ideas will do. The government
knew of the existence of the 250
tons of steel which Kaiser brought
from that Cleveland warehouse, or
it should have known. All it had to
do was have a look into all ware-
houses, and seize the steel, and send
it where needed; not a brilliant
conception, but just a useful idea,
dull as ditch water. The govern-
ment has known about New York's
idle, too; knew about them before
Kaiser did. All it had to do was
count heads, give out railroad tic-
kets, and send the men where
needed, an uninspired little enter-
prise which could safely have been
put in the hands of even an aver-
age man, but most useful toward
winning the war.
Yet the search for the bright idea
continues; such as our talk about
needing 40,000,000 more tons of steel
than exist, coupled with our trans-
parent unwillingness to go into the
warehouses and seize misused steel
which does exist, a pedestrian job
whose only virtue is that it might
help us win the war.
Or take the dull little idea of mak-
ing sure that our factories don't turn
down Negro workers; I know that's
not nearly so fascinating as register-
ing every worker in the country to
find some transferable ones, but I
do hope we don't compel people to
work where they don't want to before
we have compelled them to stop turn-
ing down those who want to.
I like that Kaiser man. He's not
brilliant. He's no smarter than
Hitler was when Der Fuehrer con-
ceived the thought that you need
airplanes to win an air war. What
a trite, obvious, corny conception
(Editor's Note: A civilian employee
of a government agency, writing,in The
New Republic, gives this discouraging
picture of how people are talking in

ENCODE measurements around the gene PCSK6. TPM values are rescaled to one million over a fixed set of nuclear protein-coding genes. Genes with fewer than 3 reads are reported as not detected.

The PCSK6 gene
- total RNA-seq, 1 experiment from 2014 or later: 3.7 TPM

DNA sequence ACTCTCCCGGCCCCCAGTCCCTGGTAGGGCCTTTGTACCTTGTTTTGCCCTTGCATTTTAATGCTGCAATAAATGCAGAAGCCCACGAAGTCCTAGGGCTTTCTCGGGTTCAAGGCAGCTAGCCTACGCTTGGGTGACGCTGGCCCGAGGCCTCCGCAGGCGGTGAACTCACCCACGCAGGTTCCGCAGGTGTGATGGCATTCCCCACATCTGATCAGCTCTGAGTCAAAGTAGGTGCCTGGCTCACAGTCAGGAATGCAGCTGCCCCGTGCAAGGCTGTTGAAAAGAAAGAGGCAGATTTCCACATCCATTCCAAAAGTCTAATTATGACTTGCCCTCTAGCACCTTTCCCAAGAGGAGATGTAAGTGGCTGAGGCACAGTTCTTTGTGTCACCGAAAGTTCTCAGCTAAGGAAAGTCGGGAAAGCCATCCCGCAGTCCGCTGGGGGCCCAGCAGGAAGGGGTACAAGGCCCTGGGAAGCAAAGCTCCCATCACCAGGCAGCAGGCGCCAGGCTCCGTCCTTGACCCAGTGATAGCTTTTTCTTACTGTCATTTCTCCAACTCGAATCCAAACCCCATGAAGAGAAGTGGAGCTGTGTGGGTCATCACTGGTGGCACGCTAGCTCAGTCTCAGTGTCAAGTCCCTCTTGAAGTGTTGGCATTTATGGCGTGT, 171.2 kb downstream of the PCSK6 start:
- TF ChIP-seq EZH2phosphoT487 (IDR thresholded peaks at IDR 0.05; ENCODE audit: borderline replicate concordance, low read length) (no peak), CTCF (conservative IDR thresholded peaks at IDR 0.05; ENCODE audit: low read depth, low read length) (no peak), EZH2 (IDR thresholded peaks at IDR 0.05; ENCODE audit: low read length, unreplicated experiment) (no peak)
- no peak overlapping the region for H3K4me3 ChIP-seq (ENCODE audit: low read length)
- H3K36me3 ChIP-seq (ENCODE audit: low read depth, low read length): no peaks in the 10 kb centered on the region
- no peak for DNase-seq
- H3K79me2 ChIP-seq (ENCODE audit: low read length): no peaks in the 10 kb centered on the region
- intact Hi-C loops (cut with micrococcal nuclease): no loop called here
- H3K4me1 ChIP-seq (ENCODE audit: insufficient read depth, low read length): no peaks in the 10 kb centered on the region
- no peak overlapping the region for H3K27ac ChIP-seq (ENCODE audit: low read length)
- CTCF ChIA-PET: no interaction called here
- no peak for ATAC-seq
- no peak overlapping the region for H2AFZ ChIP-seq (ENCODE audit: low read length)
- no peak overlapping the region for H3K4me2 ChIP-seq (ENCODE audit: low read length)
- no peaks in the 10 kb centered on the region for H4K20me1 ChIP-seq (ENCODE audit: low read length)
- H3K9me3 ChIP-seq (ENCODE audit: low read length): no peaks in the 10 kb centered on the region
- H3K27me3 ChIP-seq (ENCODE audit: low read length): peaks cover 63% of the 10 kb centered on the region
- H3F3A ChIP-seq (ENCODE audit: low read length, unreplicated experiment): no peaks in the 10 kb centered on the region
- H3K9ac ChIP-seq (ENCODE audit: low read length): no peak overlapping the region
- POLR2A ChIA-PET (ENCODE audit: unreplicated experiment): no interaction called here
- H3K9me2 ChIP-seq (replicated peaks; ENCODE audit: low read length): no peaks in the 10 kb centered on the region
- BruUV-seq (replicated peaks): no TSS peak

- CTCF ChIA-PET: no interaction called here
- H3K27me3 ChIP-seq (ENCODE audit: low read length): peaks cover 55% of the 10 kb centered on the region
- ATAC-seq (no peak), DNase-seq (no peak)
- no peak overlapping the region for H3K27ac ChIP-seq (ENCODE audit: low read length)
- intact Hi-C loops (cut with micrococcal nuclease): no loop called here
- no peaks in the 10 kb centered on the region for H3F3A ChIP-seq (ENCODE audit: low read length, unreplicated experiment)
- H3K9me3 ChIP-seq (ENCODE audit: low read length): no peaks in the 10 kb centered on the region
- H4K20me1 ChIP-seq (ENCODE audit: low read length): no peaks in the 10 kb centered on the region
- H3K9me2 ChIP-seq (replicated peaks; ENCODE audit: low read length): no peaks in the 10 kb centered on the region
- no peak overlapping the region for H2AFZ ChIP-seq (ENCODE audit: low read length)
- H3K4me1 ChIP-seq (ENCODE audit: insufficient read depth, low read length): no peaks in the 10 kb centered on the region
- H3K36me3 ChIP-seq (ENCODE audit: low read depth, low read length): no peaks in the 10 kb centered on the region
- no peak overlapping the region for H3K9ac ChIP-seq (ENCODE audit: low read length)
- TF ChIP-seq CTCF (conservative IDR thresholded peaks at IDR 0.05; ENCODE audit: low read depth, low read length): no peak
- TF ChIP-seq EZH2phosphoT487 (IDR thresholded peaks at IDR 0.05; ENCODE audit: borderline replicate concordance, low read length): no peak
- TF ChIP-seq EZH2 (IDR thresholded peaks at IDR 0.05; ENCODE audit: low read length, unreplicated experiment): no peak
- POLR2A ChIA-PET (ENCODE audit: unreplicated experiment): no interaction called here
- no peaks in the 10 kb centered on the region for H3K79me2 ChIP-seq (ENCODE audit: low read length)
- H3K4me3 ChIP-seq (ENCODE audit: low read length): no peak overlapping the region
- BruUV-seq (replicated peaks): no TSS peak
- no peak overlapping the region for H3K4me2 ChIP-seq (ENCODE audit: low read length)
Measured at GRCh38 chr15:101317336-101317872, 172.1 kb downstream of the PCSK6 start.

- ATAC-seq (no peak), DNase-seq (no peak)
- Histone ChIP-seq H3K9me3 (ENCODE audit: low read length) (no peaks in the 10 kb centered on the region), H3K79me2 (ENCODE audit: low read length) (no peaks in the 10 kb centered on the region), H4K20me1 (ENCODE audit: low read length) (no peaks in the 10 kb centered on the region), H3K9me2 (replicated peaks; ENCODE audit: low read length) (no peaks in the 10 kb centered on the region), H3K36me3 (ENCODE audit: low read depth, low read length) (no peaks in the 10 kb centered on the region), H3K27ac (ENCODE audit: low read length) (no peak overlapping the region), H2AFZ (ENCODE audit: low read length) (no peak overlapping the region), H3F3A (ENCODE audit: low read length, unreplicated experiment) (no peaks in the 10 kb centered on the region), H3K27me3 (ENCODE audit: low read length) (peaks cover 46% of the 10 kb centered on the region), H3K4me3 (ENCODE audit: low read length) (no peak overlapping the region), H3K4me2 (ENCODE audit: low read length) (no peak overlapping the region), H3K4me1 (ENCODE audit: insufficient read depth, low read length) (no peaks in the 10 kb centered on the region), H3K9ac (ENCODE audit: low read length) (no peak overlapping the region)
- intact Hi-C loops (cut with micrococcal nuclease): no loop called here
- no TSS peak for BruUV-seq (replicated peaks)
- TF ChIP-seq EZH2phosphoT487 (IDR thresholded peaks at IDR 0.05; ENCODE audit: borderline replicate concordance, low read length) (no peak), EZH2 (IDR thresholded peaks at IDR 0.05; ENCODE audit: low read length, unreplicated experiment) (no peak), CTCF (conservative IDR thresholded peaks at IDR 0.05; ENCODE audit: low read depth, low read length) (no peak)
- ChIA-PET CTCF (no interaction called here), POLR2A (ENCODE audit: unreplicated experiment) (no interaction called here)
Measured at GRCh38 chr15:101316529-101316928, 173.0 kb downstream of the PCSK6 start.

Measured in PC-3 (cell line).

Washington. His story is typical of that
of a very large group of the Capital's
governmental middle class: "Incompe-
tent people in jobs that are too big for
"HERE are over ten thousand peo-
ple in my.. agency. We have a
guy for a personnel director who has
a very little mind. He used to play
in an orchestra around Washington
and then someone got him a govern-
ment job for about $2,600. People
have been promoted indiscriminately.
Now this monkey makes $5,600. His
old pals from the music world come
streaming through the office and he
still books orchestras-during office
hours. He's an affable, inoffensive
"He would be funny in this job if
he weren't part of a tragic thing
about Washington right now: in-
competent people in jobs that are
too big for incompetence. Here's how
a man like this can clutter up a war-
time agency. Here is a letter he wrote
to a field director-and circularized
to all the rest of us in the agency-
discussing the personality problem of
a woman secretary. Read this thing.
Here is a ridiculous ignoramus sitting
in Washington giving what he thinks
is a high-powered lecture on psychol-
ogy to a field chief a thousand miles
away, about a woman he has never
seen. It would be all right to fire her.
But that's not enough. He /has to
clutter up a vital agency with a stu-
pid letter for everyone to initial-a
piece of red tape that adds' nothing
to winning the war, but makes his
position seem just a little more im-
" HIS is a little thing. Microscopic
when compared to the war ef-
fort. But it's an example of what
Washington is eaten through with.
What to do about it I don't know.
But I know one thing. This guy, if
the army doesn't draft him, could
probably hold on to his job as long
as there was a Washington.
"But let a good, fighting liberal,
anti-Fascist get into the same kind
of a job and if he had ever made
a public statement that he wanted
Franco to-lose in Spain the chances
are that Dies and the civil service
would be after his job in a month.
"The President has issued an order
against racial discrimination. Right
here in this agency we require job
applicants to submit photographs of
themselves. If their skin is dark or
their names end in 'ski' there are no
GRIN AND BEAR IT
--- - -
G . c
K. . _
Speaking of the small game crowd today, did
you hear about the fellow at the Minnesota game
last year who had his nose stepped on while he
was standing up?
4, f x
-' . -lwO a n: ... . s. : i